A public survey of traditional, complementary and integrative medicine use during the COVID-19 outbreak in Hong Kong.

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From: PLoS ONE(Vol. 16, Issue 7)
Publisher: Public Library of Science
Document Type: Report
Length: 5,327 words
Lexile Measure: 1560L

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Abstract :

Background During COVID-19, the public actively sought non-pharmacological and self-management approaches to prevent infection. Little is known on the use of traditional, complementary and integrative medicine (TCIM) by the public as preventive measures. This study investigated the prevalence and patterns of TCIM use during the pandemic, and identified factors associated with its use among the general population in Hong Kong. Methods An online cross-sectional survey was conducted from November to December 2020. The survey solicited information on the respondents' sociodemographic characteristics, risk perception of the pandemic, and use of TCIM before and during the pandemic. Logistic regression analysis was conducted to determine predictors of TCIM use. Results In total, 632 responses (completion rate = 88.1%) were analyzed. TCIM was used by 44.0% of respondents during the pandemic. The most popular forms of TCIM were vitamins or other dietary supplements (n = 160, 25.3%) and Chinese herbal medicine (n = 122, 19.3%) during the pandemic. The most frequently reported indication was strengthening the immune system, especially for vitamins or other dietary supplements (n = 142/160, 88.8%). Respondents who reported using TCIM were more likely to be female (adjusted odds ratio [aOR] = 1.82, 95% confidence interval [CI] = 1.29-2.59), had higher education attainment (aOR = 2.21, 95% CI = 1.39-3.59), and older-aged (age 55 years: aOR = 1.77, 95% CI = 1.04-3.02). Respondents who resided in districts with moderate to high number of confirmed COVID-19 cases (aOR = 1.60, 95% CI = 1.07-2.42) and had a higher level of risk perception (aOR = 1.04, 95% CI = 1.01-1.07) were also more likely to use TCIM. Conclusion TCIM was used commonly in Hong Kong during the COVID-19 pandemic. While vaccination and social distancing remain the mainstay of controlling the pandemic, professional bodies should proactively consider public preferences and provide information regarding the effectiveness and safety of TCIM for COVID-19 prevention and treatment.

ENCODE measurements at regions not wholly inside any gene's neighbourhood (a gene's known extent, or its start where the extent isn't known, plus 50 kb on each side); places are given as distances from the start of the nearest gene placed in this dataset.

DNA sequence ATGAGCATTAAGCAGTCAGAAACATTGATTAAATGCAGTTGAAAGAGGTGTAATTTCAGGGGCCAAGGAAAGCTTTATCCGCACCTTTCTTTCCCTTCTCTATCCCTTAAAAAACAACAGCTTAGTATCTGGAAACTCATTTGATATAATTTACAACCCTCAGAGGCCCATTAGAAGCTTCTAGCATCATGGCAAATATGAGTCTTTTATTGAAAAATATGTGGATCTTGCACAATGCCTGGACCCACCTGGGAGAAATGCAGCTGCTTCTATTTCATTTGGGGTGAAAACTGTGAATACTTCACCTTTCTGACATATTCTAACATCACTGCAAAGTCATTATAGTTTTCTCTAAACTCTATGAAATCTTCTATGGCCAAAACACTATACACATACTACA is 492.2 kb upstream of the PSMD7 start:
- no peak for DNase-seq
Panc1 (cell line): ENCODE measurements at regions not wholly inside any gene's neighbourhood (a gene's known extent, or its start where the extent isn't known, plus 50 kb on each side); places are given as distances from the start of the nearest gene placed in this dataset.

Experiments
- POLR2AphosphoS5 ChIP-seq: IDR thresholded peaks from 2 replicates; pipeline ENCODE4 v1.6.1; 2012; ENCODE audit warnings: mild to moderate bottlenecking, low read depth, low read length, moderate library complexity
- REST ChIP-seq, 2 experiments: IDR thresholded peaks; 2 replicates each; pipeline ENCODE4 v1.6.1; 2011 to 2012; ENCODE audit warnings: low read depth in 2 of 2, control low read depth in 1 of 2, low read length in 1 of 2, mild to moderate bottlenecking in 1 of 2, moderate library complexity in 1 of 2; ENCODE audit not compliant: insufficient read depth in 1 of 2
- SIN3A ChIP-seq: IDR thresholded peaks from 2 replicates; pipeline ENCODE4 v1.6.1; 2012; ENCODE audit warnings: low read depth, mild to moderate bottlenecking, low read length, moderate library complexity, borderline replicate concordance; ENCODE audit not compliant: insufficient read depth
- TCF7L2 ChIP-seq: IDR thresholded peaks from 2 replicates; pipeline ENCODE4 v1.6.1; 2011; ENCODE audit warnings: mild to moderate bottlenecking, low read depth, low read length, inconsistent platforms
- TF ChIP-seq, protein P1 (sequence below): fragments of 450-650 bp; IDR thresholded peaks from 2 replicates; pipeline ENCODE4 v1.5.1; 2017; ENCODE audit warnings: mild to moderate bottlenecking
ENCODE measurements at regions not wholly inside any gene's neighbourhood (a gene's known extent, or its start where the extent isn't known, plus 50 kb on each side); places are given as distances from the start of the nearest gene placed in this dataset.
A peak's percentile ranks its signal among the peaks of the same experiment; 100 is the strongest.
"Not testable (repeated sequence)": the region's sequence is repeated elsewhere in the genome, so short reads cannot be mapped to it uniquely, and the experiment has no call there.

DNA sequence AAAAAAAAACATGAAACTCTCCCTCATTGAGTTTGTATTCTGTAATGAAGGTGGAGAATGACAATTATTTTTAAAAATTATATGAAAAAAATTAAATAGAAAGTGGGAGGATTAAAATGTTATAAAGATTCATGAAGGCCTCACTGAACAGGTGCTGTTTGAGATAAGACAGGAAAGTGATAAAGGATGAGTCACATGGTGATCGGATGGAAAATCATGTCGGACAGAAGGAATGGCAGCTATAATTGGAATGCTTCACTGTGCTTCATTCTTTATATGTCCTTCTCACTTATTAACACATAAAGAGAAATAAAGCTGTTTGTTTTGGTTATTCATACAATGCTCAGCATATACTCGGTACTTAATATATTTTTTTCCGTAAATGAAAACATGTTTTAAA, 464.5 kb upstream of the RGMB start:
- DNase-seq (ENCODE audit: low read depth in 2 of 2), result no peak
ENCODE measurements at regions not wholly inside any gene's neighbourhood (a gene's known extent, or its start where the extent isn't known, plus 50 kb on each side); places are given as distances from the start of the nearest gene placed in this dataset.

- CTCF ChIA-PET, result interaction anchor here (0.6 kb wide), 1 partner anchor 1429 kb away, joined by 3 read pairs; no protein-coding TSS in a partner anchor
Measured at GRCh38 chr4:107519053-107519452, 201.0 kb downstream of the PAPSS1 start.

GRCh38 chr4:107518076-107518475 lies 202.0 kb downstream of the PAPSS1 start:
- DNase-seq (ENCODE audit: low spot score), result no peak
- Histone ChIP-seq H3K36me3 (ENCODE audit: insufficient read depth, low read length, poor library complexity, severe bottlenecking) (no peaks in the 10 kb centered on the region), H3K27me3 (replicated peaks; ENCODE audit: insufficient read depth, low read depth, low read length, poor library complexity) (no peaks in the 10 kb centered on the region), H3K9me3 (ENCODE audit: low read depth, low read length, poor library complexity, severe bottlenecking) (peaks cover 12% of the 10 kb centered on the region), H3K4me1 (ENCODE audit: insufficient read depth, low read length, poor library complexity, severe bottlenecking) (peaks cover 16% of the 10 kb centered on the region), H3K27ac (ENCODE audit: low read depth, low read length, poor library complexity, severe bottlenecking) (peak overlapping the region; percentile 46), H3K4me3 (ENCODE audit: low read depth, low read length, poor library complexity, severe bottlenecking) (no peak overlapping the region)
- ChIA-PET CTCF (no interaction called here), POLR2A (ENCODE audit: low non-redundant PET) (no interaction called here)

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Gale Document Number: GALE|A667082224